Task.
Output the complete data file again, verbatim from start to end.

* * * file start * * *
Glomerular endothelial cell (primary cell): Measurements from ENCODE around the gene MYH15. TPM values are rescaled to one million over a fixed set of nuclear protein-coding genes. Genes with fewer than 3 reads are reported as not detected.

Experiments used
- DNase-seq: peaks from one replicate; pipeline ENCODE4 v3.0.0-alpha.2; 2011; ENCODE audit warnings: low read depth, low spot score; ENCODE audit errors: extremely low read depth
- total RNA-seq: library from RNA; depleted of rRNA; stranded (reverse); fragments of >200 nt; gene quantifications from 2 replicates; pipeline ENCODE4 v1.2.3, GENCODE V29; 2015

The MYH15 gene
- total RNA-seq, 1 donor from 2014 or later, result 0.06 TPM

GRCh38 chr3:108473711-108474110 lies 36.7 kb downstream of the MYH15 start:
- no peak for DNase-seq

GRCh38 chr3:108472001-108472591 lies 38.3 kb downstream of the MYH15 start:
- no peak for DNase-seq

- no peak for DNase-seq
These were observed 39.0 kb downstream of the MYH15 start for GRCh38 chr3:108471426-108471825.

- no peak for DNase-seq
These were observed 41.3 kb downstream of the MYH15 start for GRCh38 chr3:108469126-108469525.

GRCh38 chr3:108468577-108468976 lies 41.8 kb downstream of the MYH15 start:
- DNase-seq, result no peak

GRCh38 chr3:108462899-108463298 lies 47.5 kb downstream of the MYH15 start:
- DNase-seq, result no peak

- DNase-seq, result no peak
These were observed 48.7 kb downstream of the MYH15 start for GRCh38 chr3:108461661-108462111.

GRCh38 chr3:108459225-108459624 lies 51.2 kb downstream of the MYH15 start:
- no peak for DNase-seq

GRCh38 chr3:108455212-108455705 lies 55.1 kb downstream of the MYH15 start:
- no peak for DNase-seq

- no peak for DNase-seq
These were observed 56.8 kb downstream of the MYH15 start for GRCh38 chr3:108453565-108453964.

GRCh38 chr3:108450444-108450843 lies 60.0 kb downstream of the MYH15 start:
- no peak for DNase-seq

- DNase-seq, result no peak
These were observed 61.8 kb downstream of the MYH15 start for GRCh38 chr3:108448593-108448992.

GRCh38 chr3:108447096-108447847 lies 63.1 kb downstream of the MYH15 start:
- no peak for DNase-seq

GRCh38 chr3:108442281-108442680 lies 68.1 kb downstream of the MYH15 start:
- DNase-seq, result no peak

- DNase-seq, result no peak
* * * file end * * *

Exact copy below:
Glomerular endothelial cell (primary cell): Measurements from ENCODE around the gene MYH15. TPM values are rescaled to one million over a fixed set of nuclear protein-coding genes. Genes with fewer than 3 reads are reported as not detected.

Experiments used
- DNase-seq: peaks from one replicate; pipeline ENCODE4 v3.0.0-alpha.2; 2011; ENCODE audit warnings: low read depth, low spot score; ENCODE audit errors: extremely low read depth
- total RNA-seq: library from RNA; depleted of rRNA; stranded (reverse); fragments of >200 nt; gene quantifications from 2 replicates; pipeline ENCODE4 v1.2.3, GENCODE V29; 2015

The MYH15 gene
- total RNA-seq, 1 donor from 2014 or later, result 0.06 TPM

GRCh38 chr3:108473711-108474110 lies 36.7 kb downstream of the MYH15 start:
- no peak for DNase-seq

GRCh38 chr3:108472001-108472591 lies 38.3 kb downstream of the MYH15 start:
- no peak for DNase-seq

- no peak for DNase-seq
These were observed 39.0 kb downstream of the MYH15 start for GRCh38 chr3:108471426-108471825.

- no peak for DNase-seq
These were observed 41.3 kb downstream of the MYH15 start for GRCh38 chr3:108469126-108469525.

GRCh38 chr3:108468577-108468976 lies 41.8 kb downstream of the MYH15 start:
- DNase-seq, result no peak

GRCh38 chr3:108462899-108463298 lies 47.5 kb downstream of the MYH15 start:
- DNase-seq, result no peak

- DNase-seq, result no peak
These were observed 48.7 kb downstream of the MYH15 start for GRCh38 chr3:108461661-108462111.

GRCh38 chr3:108459225-108459624 lies 51.2 kb downstream of the MYH15 start:
- no peak for DNase-seq

GRCh38 chr3:108455212-108455705 lies 55.1 kb downstream of the MYH15 start:
- no peak for DNase-seq

- no peak for DNase-seq
These were observed 56.8 kb downstream of the MYH15 start for GRCh38 chr3:108453565-108453964.

GRCh38 chr3:108450444-108450843 lies 60.0 kb downstream of the MYH15 start:
- no peak for DNase-seq

- DNase-seq, result no peak
These were observed 61.8 kb downstream of the MYH15 start for GRCh38 chr3:108448593-108448992.

GRCh38 chr3:108447096-108447847 lies 63.1 kb downstream of the MYH15 start:
- no peak for DNase-seq

GRCh38 chr3:108442281-108442680 lies 68.1 kb downstream of the MYH15 start:
- DNase-seq, result no peak

- DNase-seq, result no peak